5. Don’t forget about Fade In/Outs: Sometimes, we want to place some of our audio clips on top of one another for effect, or make sure that the intros aren’t too loud, and things are coming in at the exact times we want our audience to hear them. For these moments, we utilize fades. The fades can be maneuvered super easily, by finding the grey tab at the top left (start) and right (end) and dragging them in more towards the center. You’ll see the line of the audio’s gain start to curve, as the fadeout is applied. 
     
    Screenshot of DaVinci Resolve showing a fade out on an audio clip
  6. Pay attention to Audio Keyframing:

    Keyframes are all about making change over time. Keyframes are used in a variety of circumstances including visual effects and animation. Basically, a keyframe identifies the settings for a particular attribute at a particular point in time. When we have two keyframes that identify different settings at different points in time our editing software will use those keyframes as reference points for the start and end of a change in that attribute over the time between the keyframes.

    When working with audio the attribute we’re usually keyframing is volume. So, if we put a keyframe for volume at the one minute mark that sets the volume to -6dB and another keyframe for volume at the two minute mark that sets the volume to -12dB, our editing software will reduce the volume from -6dB to -12dB between minute one and minute two. At the one minute and thirty second mark, for example the change will be halfway complete and the volume will be at -9dB.

    We can add keyframes to our audio by hovering our mouse over the gain line, and clicking on our desired keyframe location while holding down the ALT key (for PC, Option key for Mac). We can add as many key frames to our audio as we’d like, and can open up the Inspector to play around with each keyframe’s attributes, adjusting which sounds come through when. 
     

    Screenshot of DaVinci Resolve showing Audio Keyframing
  7. Sync audio from multiple sources: often a necessity when we are working on big productions with multiple sources of audio. Usually, we’ll have the camera audio, audio from a boom mic, and audio from one or more lav mics. Now, let's say we like the audio from our lav mic most and want to replace the camera audio with it, but we started recording on the lav and boom mics at a separate time from the camera and we’re not sure when the audio is actually the same. What we’d do in this situation is drag all of the audio clips we’re using onto the timeline we’re working on and highlight them all together. Then we would right-click and choose “auto align clips” > “based on waveform” and Resolve will snap all the audio clips into place so their audio matches, providing us with the opportunity to change between our different sources and hear the same moment as it was recorded by the different microphones. We want to make sure it aligns so we can make sure people’s mouths are moving simultaneously with the sound or we’re not hearing any echo because one of the clips is slightly behind the others.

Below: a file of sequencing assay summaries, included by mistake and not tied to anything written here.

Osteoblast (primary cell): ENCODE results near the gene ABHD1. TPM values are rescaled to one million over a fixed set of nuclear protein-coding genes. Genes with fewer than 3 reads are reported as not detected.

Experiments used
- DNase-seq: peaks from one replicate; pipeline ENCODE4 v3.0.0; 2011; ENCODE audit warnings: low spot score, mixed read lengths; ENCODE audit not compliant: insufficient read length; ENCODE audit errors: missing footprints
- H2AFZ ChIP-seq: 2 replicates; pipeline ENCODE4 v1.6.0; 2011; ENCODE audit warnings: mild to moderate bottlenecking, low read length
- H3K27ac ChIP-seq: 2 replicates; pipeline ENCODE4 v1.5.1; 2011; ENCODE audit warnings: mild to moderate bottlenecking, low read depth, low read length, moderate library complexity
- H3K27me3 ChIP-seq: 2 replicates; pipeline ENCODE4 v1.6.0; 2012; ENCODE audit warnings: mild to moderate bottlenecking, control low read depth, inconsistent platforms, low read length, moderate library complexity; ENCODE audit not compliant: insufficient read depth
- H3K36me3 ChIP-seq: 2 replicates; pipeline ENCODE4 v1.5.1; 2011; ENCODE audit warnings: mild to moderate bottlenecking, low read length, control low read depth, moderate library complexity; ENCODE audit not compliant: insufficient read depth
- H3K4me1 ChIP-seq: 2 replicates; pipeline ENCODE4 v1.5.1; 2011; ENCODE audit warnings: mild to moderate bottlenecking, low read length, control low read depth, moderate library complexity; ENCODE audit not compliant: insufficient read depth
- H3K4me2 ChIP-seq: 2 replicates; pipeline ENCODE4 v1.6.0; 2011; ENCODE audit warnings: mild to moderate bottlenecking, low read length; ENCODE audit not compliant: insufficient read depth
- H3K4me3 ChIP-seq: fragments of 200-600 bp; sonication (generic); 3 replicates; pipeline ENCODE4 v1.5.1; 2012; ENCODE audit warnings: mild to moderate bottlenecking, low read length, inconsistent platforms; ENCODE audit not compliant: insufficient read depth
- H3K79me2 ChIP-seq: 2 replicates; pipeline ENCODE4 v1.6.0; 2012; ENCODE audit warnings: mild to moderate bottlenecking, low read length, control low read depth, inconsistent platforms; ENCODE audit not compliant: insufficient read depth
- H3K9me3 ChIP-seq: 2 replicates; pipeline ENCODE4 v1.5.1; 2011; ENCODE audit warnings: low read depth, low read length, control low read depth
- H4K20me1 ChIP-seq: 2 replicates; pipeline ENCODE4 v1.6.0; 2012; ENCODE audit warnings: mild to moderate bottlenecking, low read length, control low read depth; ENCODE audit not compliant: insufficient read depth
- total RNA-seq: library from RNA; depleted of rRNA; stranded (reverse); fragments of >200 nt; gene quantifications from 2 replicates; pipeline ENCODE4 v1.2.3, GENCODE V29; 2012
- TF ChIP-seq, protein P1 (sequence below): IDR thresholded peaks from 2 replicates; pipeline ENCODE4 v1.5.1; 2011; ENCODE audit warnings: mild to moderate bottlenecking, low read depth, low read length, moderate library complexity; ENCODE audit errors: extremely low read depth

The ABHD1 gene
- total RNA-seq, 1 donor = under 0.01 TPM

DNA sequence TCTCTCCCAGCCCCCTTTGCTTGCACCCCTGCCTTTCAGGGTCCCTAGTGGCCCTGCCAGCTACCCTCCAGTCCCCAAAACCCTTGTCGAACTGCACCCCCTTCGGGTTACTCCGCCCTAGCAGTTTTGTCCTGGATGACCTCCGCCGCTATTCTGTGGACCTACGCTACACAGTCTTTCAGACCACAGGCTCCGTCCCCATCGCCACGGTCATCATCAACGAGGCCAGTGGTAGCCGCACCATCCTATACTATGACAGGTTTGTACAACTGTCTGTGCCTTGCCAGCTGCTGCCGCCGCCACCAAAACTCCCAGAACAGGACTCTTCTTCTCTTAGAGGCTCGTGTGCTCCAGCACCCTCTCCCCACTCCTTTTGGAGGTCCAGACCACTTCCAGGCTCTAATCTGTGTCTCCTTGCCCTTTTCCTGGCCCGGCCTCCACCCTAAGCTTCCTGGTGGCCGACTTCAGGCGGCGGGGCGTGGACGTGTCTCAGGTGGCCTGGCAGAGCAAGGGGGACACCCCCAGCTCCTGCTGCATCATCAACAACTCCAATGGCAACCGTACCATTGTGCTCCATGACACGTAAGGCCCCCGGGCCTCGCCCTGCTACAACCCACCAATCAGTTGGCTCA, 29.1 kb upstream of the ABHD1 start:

Screenshot of DaVinci Resolve showing auto align for audio clips

One of the greatest things that we can do for our videos as editors is make sure the audio is clean, clear, and easy to understand. Try out one or more of these tips and techniques and how they affect your audio environment. Learning to use these tools can help raise the level of your production and make for a much more professional-sounding project.

To learn more about MNN and the Media Education Bootcamps, Professional Courses and Workshops we provide, visit us at: www.mnn.org/learn